Military Wiki
Advertisement
Samoan Crisis
Part of the First Samoan Civil War
Samoan crisis map.jpg
A sketch featuring the locations of the wrecked German and American ships.
Date1887–1889
LocationApia Harbor, Samoa, Pacific Ocean
Result Both squadrons wrecked
Belligerents
United States German Empire German Empire
Commanders and leaders
Naval jack of the United States (1877–1890).svg Lewis Kimberly German Empire Frizze
Strength
1 sloop-of-war
1 steamer
1 gunboat
3 gunboats
Casualties and losses
62 killed
1 sloop-of-war sunk
1 steamer sunk
1 gunboat grounded
~73 killed
1 gunboat sunk
2 gunboats grounded


  • The British in the cruiser HMS Calliope participated as mediators, their ship sustained fair damage.
  • Several merchant ships were also wrecked during the cyclone.

The Samoan Crisis was a confrontation standoff between the United States, Imperial Germany and Great Britain from 1887–1889 over control of the Samoan Islands during the Samoan Civil War. The incident involved three American warships, USS Vandalia, USS Trenton and USS Nipsic and three German warships, SMS Adler, SMS Olga, and SMS Eber, keeping each other at bay over several months in Apia harbour, which was monitored by the British warship HMS Calliope. The standoff ended on 15 and 16 March when a cyclone wrecked all six warships in the harbour. Calliope was able to escape the harbour and survived the storm. Robert Louis Stevenson witnessed the storm and its aftermath at Apia and later wrote about what he saw.[1] The Samoan Civil War continued, involving Germany, United States and Britain, eventually resulting, via the Tripartite Convention of 1899, in the partition of the Samoan Islands into American Samoa and German Samoa.[2]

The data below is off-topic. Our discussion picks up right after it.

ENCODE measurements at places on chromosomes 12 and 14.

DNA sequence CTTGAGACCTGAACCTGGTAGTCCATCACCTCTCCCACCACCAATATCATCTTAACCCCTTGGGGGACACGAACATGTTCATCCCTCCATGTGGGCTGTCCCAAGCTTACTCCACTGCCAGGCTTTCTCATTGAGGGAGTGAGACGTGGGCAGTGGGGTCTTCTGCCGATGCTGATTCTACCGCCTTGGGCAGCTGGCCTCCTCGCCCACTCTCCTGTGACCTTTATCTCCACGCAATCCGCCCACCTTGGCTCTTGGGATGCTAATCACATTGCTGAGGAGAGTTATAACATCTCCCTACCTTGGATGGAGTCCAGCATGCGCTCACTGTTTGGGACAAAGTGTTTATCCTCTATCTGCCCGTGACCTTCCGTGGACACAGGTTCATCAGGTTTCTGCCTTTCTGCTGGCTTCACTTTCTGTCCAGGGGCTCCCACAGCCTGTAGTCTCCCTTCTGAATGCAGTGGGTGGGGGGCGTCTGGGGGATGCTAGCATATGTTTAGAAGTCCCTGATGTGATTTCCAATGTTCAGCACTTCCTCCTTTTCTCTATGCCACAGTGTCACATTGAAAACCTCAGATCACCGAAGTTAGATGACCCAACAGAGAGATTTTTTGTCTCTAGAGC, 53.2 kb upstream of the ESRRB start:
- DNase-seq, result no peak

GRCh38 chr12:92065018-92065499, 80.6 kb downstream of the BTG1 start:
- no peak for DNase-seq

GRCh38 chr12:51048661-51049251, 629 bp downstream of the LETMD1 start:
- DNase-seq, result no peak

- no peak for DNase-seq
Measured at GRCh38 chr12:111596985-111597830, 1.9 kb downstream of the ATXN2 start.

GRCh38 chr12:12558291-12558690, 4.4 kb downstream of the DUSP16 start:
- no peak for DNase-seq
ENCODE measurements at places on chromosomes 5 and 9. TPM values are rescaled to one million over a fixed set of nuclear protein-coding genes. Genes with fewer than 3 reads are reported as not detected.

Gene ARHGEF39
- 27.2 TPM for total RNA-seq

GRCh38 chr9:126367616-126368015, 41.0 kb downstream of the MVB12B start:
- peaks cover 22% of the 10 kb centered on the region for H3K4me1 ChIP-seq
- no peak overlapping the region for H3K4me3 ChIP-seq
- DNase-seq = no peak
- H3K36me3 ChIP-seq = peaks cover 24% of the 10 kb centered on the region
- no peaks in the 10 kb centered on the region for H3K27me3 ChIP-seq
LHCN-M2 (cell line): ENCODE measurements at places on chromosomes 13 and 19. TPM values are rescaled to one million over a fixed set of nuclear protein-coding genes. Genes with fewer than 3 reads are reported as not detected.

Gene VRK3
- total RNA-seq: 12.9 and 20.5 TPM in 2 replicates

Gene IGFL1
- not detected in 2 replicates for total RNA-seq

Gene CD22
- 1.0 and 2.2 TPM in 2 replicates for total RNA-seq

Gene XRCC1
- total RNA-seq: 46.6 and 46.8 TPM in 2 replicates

Gallery[]

Sources[]

Notes[]

  1. Stevenson, Robert Louis (1892). A Footnote to History: Eight Years of Trouble in Samoa. BiblioBazaar. ISBN 1-4264-0754-8. 
  2. Ryden, George Herbert. The Foreign Policy of the United States in Relation to Samoa. New York: Octagon Books, 1975. (Reprint by special arrangement with Yale University Press. Originally published at New Haven: Yale University Press, 1928), p. 574; the Tripartite Convention (United States, Germany, Great Britain) was signed at Washington on 2 December 1899 with ratifications exchanged on 16 February 1900

This page uses Creative Commons Licensed content from Wikipedia (view authors).
Advertisement